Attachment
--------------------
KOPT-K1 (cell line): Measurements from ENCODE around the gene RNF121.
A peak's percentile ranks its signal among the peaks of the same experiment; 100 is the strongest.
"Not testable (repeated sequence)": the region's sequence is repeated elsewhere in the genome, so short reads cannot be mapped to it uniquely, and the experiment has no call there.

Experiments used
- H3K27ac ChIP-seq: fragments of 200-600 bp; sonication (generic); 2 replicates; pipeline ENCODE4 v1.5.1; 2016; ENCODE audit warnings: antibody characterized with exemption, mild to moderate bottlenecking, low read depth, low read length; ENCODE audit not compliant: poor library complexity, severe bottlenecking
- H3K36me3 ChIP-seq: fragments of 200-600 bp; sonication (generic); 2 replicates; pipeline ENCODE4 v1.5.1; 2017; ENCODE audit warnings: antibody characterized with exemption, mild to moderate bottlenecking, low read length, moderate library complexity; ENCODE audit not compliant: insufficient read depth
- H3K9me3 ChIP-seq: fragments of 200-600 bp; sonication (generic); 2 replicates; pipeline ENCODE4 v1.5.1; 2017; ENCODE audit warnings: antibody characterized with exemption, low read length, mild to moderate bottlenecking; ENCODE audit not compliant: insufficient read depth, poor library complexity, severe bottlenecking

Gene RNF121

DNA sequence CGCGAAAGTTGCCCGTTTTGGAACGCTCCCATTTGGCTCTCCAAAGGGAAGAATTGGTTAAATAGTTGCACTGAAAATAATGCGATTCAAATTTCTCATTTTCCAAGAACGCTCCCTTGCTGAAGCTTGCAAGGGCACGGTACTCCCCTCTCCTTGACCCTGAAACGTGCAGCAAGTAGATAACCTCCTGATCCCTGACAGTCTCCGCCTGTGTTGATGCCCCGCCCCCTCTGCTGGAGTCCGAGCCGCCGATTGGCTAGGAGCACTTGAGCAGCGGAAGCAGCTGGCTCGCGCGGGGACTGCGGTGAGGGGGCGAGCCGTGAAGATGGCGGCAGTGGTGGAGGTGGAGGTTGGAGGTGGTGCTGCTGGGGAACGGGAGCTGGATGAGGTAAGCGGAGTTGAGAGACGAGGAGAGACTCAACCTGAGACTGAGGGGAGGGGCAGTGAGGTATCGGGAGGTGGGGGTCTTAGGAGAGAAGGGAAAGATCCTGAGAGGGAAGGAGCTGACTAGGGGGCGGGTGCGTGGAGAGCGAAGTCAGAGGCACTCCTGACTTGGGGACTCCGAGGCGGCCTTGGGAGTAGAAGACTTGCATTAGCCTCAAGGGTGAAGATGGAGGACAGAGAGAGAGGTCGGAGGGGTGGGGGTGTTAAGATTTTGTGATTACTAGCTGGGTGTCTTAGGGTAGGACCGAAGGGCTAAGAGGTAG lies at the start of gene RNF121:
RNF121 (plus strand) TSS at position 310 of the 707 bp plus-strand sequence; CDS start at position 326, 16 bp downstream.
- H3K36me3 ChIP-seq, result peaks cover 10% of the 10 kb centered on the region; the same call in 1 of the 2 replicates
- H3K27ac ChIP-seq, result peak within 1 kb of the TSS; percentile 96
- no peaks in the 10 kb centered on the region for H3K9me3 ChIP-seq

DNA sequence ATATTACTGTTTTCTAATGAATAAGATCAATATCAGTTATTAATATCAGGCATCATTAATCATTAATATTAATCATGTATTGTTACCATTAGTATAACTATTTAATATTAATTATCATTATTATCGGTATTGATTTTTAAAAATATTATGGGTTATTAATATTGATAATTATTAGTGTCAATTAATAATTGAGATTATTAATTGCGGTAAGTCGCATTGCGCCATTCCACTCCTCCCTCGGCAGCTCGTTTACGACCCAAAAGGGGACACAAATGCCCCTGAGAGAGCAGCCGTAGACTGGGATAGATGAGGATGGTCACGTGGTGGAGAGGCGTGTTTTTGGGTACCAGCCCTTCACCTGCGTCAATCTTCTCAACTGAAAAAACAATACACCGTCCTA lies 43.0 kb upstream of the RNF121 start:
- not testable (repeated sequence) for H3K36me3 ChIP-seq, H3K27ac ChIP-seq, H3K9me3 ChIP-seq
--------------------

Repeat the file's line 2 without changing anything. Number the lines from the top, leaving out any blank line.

A peak's percentile ranks its signal among the peaks of the same experiment; 100 is the strongest.